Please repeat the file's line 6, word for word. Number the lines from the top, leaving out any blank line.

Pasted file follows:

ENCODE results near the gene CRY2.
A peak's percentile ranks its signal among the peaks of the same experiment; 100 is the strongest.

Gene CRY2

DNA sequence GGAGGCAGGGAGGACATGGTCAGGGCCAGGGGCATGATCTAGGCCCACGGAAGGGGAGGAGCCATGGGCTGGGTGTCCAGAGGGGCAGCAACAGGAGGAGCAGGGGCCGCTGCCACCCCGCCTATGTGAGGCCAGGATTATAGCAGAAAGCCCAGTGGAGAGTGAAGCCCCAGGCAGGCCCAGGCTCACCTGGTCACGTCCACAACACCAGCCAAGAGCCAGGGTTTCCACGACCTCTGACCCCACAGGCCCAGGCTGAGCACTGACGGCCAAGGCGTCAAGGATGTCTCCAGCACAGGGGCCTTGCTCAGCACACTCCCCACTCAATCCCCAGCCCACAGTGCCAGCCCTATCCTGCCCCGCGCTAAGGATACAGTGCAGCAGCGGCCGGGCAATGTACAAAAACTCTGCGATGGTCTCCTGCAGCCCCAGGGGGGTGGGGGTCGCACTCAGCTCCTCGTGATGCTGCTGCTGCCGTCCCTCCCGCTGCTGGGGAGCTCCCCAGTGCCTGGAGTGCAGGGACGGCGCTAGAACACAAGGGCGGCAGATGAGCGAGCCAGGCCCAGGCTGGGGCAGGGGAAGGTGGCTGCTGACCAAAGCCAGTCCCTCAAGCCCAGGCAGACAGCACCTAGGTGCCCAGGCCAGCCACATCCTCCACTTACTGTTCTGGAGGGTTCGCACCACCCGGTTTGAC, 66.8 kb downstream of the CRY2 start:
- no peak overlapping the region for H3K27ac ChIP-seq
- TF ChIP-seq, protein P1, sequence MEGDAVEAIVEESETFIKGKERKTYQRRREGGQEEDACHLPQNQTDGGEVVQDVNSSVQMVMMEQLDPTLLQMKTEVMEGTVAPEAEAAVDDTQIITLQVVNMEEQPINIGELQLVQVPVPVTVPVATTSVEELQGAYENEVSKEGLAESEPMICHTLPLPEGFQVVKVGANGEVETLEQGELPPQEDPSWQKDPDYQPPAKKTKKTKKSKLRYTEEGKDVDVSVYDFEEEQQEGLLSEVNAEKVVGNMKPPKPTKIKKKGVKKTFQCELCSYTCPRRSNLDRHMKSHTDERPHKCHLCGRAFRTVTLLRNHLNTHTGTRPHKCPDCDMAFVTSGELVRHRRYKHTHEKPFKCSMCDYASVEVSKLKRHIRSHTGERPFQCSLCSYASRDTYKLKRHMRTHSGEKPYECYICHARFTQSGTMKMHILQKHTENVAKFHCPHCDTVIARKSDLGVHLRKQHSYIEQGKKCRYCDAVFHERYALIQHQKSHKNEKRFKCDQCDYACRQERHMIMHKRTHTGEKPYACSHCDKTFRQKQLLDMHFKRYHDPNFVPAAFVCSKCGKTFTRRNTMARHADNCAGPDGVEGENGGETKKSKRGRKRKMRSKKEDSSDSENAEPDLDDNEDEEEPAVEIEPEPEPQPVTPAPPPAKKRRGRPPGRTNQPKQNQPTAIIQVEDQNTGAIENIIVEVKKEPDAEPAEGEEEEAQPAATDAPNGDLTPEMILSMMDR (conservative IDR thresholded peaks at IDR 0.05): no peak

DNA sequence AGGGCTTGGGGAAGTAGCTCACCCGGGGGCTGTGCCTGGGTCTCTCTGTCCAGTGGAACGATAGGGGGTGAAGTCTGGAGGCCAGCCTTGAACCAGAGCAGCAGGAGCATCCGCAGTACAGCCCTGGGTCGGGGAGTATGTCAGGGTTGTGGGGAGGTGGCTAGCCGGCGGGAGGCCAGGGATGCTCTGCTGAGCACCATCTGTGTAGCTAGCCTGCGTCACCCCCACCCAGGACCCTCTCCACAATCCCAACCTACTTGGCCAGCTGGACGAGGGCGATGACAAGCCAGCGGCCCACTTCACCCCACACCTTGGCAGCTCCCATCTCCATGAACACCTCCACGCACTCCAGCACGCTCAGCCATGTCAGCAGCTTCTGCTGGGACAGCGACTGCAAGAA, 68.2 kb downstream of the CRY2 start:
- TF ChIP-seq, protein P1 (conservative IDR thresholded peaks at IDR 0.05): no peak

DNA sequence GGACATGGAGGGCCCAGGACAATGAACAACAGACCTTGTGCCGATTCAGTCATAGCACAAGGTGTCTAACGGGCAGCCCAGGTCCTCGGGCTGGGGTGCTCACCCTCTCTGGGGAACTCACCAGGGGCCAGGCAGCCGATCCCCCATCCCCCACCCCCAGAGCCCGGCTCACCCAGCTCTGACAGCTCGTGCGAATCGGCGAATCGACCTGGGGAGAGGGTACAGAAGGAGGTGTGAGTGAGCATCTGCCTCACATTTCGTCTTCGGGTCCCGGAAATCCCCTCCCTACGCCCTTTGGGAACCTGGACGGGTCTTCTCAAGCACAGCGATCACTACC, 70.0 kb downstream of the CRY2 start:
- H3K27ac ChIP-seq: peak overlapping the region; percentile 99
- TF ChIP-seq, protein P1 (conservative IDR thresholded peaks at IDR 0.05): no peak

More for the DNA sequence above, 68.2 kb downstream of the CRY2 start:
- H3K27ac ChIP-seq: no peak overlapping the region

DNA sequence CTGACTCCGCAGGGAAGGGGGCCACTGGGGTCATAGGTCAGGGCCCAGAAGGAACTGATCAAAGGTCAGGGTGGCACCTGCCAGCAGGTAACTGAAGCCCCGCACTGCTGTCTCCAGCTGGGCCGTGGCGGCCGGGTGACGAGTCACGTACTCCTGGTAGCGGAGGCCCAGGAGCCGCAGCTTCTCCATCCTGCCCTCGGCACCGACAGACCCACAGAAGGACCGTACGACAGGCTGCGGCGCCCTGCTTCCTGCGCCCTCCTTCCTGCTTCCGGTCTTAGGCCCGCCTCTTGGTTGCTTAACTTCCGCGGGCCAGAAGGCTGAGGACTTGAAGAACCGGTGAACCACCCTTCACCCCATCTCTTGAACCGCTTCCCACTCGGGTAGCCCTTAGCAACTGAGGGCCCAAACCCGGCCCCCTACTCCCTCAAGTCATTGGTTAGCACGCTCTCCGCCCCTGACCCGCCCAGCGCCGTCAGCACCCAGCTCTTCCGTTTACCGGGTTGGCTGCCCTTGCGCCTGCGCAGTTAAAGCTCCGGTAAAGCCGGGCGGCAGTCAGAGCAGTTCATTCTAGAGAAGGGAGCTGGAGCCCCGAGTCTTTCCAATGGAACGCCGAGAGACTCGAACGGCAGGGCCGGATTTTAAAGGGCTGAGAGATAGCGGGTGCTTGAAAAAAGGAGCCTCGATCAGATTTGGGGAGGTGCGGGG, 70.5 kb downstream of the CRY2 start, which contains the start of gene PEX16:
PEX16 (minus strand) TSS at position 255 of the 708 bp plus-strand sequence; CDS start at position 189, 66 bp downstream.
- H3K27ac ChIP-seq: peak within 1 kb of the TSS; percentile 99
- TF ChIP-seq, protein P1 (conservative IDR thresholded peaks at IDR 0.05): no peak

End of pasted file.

- TF ChIP-seq, protein P1, sequence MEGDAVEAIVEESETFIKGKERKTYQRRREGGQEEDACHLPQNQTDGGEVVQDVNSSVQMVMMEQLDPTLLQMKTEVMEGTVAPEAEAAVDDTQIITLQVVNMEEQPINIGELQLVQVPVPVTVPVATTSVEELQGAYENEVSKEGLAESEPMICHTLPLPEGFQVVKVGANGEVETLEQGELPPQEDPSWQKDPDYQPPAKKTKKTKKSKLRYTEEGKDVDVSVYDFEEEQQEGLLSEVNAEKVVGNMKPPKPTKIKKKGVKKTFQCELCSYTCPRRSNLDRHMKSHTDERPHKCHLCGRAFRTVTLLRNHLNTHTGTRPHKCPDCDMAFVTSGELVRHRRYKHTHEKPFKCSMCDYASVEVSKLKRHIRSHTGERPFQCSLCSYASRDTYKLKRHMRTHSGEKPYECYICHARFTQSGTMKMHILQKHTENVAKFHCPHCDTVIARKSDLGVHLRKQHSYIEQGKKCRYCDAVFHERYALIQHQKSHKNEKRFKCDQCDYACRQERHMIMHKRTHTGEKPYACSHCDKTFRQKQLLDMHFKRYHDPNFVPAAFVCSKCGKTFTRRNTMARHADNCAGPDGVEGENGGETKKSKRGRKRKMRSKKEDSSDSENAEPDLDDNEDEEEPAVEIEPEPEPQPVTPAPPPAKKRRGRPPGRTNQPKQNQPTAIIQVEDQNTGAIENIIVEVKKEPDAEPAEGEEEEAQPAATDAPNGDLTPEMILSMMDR (conservative IDR thresholded peaks at IDR 0.05): no peak